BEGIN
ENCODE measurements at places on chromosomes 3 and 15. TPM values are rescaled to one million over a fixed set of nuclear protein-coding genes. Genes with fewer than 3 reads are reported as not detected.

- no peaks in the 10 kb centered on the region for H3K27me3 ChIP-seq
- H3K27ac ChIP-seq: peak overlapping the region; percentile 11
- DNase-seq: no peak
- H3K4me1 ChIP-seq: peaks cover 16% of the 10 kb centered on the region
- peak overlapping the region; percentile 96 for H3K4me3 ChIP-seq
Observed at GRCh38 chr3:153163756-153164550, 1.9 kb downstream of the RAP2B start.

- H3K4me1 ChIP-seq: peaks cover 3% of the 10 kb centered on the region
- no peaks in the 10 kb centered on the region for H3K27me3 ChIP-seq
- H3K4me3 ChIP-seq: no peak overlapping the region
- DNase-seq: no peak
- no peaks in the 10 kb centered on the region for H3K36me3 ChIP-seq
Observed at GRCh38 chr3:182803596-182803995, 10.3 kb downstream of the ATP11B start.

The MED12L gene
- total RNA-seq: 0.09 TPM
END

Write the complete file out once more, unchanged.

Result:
ENCODE measurements at places on chromosomes 3 and 15. TPM values are rescaled to one million over a fixed set of nuclear protein-coding genes. Genes with fewer than 3 reads are reported as not detected.

- no peaks in the 10 kb centered on the region for H3K27me3 ChIP-seq
- H3K27ac ChIP-seq: peak overlapping the region; percentile 11
- DNase-seq: no peak
- H3K4me1 ChIP-seq: peaks cover 16% of the 10 kb centered on the region
- peak overlapping the region; percentile 96 for H3K4me3 ChIP-seq
Observed at GRCh38 chr3:153163756-153164550, 1.9 kb downstream of the RAP2B start.

- H3K4me1 ChIP-seq: peaks cover 3% of the 10 kb centered on the region
- no peaks in the 10 kb centered on the region for H3K27me3 ChIP-seq
- H3K4me3 ChIP-seq: no peak overlapping the region
- DNase-seq: no peak
- no peaks in the 10 kb centered on the region for H3K36me3 ChIP-seq
Observed at GRCh38 chr3:182803596-182803995, 10.3 kb downstream of the ATP11B start.

The MED12L gene
- total RNA-seq: 0.09 TPM